• Theta-burst stimulation
  • Deep brain stimulation
  • Vagal nerve stimulation
  • Trigeminal nerve stimulation
  • Percutaneous nerve field stimulation
  • Auricular nerve stimulation
  • Low intensity focused ultrasound

Of these neuromodulatory treatments, Transcranial Magnetic Stimulation (TMS) has many well-designed studies supporting use in tobacco, cocaine, and other SUDs. Excitatory repetitive TMS of the brain’s dorsolateral prefrontal cortex reduces craving and drug use in patients with substance use disorders. The anti-craving effect of TMS neuromodulation may be related to the TMS stimulation dose.

Zhang et al. [13] found that repetitive excitatory TMS on the top left part of the brain—the dorsolateral prefrontal cortex—significantly decreased substance use and cravings. Another recent review [14] by Mahoney and colleagues describes the currently available neuromodulation, both invasive and non-invasive, which are being investigated in 2020 to treat SUDs.

The data supporting the use of Transcranial Magnetic Stimulation in SUDs is extensive and compelling. Deep brain stimulation has also shown promise, though it has not been widely studied and lacks well-controlled clinical trials to support its efficacy. It does help us to understand that addiction and recovery are related to brain circuits activation and changes.

Knowing where to stimulate with DBS as such discoveries may directly translate to other less invasive forms of neuromodulation treatments. Transcranial direct current stimulation has also demonstrated promising results though the findings are not consistent, and well-designed randomized clinical trials are needed to prove safety and efficacy.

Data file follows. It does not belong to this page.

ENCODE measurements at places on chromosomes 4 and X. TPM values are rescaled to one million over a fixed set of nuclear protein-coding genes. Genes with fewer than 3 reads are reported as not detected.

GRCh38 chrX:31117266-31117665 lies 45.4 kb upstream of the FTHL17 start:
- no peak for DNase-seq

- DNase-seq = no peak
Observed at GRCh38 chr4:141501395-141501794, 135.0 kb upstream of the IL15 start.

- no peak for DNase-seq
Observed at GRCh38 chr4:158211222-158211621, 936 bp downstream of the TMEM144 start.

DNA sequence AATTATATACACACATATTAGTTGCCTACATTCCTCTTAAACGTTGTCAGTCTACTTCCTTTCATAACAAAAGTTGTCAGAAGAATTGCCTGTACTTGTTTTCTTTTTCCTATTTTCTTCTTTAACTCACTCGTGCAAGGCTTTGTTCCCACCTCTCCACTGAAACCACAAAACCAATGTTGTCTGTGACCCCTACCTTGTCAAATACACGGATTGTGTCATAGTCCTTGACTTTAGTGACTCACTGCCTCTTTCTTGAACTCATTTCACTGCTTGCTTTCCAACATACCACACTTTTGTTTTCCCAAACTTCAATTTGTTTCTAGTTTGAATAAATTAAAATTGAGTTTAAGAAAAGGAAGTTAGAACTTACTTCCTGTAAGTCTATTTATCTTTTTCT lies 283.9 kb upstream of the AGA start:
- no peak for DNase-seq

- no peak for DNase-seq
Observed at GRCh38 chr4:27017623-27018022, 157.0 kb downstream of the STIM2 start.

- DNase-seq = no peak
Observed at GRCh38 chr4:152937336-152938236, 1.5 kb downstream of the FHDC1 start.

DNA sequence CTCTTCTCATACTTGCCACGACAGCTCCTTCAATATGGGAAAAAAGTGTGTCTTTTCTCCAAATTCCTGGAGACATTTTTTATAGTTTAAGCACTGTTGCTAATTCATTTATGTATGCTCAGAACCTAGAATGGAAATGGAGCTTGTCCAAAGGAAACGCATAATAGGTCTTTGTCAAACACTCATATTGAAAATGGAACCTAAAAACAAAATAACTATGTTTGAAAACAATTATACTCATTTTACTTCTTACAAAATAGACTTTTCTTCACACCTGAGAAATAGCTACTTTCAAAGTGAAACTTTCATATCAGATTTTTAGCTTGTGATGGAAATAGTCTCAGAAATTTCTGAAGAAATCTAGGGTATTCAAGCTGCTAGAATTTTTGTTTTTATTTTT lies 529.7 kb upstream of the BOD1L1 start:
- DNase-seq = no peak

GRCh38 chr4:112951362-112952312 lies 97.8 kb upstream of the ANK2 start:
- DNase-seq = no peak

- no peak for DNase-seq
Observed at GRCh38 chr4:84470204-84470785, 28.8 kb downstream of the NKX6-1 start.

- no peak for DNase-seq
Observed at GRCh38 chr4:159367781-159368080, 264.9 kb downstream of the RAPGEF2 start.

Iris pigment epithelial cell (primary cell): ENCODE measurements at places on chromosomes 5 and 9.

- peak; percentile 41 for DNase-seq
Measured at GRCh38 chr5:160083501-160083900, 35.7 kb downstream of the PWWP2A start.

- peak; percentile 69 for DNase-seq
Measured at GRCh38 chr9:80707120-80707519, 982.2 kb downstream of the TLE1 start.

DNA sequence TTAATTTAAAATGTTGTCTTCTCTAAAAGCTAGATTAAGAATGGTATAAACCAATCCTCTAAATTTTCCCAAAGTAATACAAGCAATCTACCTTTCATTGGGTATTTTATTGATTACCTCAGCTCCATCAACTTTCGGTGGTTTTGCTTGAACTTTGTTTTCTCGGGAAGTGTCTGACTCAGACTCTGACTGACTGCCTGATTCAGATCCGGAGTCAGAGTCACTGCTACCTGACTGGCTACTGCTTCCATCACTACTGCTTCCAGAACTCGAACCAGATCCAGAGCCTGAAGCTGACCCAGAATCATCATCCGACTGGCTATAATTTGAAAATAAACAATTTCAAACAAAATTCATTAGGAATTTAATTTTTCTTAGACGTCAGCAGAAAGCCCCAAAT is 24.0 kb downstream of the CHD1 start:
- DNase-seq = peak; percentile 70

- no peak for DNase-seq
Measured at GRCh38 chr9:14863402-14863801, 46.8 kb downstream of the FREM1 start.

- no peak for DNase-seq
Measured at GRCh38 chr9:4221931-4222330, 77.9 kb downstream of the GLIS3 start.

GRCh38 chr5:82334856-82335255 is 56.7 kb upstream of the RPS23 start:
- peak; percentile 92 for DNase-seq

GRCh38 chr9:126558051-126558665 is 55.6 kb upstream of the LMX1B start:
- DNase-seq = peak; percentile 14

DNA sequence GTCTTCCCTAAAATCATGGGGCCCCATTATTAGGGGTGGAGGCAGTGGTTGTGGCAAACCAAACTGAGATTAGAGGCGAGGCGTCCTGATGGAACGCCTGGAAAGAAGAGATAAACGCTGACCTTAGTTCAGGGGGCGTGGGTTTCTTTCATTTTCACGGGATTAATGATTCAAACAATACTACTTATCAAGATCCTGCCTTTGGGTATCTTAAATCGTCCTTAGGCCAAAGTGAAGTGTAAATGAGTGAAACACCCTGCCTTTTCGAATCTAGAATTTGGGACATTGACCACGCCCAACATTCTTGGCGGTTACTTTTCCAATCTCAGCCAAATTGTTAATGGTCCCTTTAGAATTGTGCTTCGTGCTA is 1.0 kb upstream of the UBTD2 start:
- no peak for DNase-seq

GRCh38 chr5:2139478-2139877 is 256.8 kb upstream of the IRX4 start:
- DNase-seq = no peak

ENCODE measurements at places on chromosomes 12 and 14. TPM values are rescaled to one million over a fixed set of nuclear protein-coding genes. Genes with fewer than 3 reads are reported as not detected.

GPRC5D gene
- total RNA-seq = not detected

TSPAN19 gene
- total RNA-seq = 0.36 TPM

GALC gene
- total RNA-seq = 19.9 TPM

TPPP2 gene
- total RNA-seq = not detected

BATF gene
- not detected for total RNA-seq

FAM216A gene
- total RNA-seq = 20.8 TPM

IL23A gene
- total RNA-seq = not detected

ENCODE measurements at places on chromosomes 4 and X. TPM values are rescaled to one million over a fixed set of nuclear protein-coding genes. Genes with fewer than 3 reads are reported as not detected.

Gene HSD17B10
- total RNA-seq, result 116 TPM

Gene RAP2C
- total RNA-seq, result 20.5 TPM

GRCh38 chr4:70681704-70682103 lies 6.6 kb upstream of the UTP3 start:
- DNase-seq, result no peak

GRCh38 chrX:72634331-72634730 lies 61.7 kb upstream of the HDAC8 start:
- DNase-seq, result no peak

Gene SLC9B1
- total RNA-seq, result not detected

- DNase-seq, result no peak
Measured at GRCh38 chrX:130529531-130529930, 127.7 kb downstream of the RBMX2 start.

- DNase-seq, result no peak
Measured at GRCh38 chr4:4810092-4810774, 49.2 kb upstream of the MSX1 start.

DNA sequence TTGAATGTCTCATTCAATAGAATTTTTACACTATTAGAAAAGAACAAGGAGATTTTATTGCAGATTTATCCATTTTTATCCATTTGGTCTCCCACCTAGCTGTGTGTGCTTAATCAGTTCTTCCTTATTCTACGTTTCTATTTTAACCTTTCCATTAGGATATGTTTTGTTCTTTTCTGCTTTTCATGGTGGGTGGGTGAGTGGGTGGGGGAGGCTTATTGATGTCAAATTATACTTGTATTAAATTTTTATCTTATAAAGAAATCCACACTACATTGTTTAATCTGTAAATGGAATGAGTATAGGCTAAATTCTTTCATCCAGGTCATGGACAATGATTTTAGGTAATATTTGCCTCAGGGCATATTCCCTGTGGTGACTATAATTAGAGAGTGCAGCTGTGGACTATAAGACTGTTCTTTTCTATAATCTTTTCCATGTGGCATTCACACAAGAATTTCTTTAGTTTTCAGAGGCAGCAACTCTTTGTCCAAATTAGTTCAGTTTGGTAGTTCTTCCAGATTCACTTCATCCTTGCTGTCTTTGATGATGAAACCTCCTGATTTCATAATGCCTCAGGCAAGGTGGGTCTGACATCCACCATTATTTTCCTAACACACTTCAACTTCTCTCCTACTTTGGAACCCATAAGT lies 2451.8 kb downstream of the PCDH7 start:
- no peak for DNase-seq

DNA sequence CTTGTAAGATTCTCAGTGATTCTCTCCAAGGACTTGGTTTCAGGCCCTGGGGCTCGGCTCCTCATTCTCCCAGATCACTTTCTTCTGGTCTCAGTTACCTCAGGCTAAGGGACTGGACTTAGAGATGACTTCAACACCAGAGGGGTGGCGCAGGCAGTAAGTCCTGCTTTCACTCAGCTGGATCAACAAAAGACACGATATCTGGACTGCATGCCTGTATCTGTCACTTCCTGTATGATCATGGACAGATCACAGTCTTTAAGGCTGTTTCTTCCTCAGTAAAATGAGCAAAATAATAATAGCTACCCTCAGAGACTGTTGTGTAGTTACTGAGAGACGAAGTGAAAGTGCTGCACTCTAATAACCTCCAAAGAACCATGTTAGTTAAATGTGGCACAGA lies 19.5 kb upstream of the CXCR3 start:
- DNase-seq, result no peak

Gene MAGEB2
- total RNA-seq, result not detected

Mahoney concludes that Transcranial Magnetic Stimulation research and reports are promising and may help reduce substance use and craving. It does appear that neuromodulation may provide a non-pharmacological option as a potential treatment and/or treatment augmentation for substance use disorder [15]. Zhang, Mahoney, and an international consensus panel agree that TMS is both promising and useful treatment for SUDs [16].

Diet and Nutraceuticals

Cannabidiol or CBD, the non-psychoactive ingredient in hemp and marijuana, could also find a role in the treat opioid use disorders, craving, and addiction [17]. When CBD is given to heroin addicts, it reduced their appetites for illicit drugs and their anxiety levels.

lady in field overcoming Substance Use DisordersLead study author Yasmin Hurd, Ph.D. [18] said, “To address the critical need for new treatment options for the millions of people and families who are being devastated by this epidemic, we initiated a study to assess the potential of a non-intoxicating cannabinoid on craving and anxiety in heroin-addicted individuals.”

Dr. Hurd added, “The specific effects of CBD on cue-induced drug craving and anxiety are particularly important in the development of addiction therapeutics because environmental cues are one of the strongest triggers for relapse and continued drug use [19].”